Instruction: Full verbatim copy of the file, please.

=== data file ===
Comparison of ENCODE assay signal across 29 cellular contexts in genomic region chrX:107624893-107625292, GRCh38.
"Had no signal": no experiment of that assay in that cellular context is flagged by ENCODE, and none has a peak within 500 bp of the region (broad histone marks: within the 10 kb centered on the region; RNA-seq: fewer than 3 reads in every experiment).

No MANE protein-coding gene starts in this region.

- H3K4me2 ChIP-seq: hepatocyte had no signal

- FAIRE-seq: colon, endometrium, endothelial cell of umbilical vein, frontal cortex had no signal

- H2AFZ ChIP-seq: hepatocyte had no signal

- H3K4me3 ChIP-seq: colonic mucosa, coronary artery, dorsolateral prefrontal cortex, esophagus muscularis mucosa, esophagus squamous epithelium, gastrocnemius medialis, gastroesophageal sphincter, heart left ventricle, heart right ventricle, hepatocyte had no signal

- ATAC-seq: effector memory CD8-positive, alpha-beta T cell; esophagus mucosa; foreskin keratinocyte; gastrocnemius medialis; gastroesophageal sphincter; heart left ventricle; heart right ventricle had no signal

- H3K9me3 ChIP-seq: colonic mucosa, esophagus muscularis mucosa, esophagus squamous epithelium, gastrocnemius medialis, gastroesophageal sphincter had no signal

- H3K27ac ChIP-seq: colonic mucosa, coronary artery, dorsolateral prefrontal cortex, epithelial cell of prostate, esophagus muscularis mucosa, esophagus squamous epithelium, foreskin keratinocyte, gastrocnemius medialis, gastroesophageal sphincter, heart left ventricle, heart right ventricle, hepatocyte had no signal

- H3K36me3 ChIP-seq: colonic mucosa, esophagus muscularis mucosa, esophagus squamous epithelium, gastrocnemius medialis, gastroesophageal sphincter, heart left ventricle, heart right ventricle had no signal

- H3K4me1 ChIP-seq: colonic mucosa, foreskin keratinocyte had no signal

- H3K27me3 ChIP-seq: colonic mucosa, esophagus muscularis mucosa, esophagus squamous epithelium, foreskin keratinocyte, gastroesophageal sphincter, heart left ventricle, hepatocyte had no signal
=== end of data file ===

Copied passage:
Comparison of ENCODE assay signal across 29 cellular contexts in genomic region chrX:107624893-107625292, GRCh38.
"Had no signal": no experiment of that assay in that cellular context is flagged by ENCODE, and none has a peak within 500 bp of the region (broad histone marks: within the 10 kb centered on the region; RNA-seq: fewer than 3 reads in every experiment).

No MANE protein-coding gene starts in this region.

- H3K4me2 ChIP-seq: hepatocyte had no signal

- FAIRE-seq: colon, endometrium, endothelial cell of umbilical vein, frontal cortex had no signal

- H2AFZ ChIP-seq: hepatocyte had no signal

- H3K4me3 ChIP-seq: colonic mucosa, coronary artery, dorsolateral prefrontal cortex, esophagus muscularis mucosa, esophagus squamous epithelium, gastrocnemius medialis, gastroesophageal sphincter, heart left ventricle, heart right ventricle, hepatocyte had no signal

- ATAC-seq: effector memory CD8-positive, alpha-beta T cell; esophagus mucosa; foreskin keratinocyte; gastrocnemius medialis; gastroesophageal sphincter; heart left ventricle; heart right ventricle had no signal

- H3K9me3 ChIP-seq: colonic mucosa, esophagus muscularis mucosa, esophagus squamous epithelium, gastrocnemius medialis, gastroesophageal sphincter had no signal

- H3K27ac ChIP-seq: colonic mucosa, coronary artery, dorsolateral prefrontal cortex, epithelial cell of prostate, esophagus muscularis mucosa, esophagus squamous epithelium, foreskin keratinocyte, gastrocnemius medialis, gastroesophageal sphincter, heart left ventricle, heart right ventricle, hepatocyte had no signal

- H3K36me3 ChIP-seq: colonic mucosa, esophagus muscularis mucosa, esophagus squamous epithelium, gastrocnemius medialis, gastroesophageal sphincter, heart left ventricle, heart right ventricle had no signal

- H3K4me1 ChIP-seq: colonic mucosa, foreskin keratinocyte had no signal

- H3K27me3 ChIP-seq: colonic mucosa, esophagus muscularis mucosa, esophagus squamous epithelium, foreskin keratinocyte, gastroesophageal sphincter, heart left ventricle, hepatocyte had no signal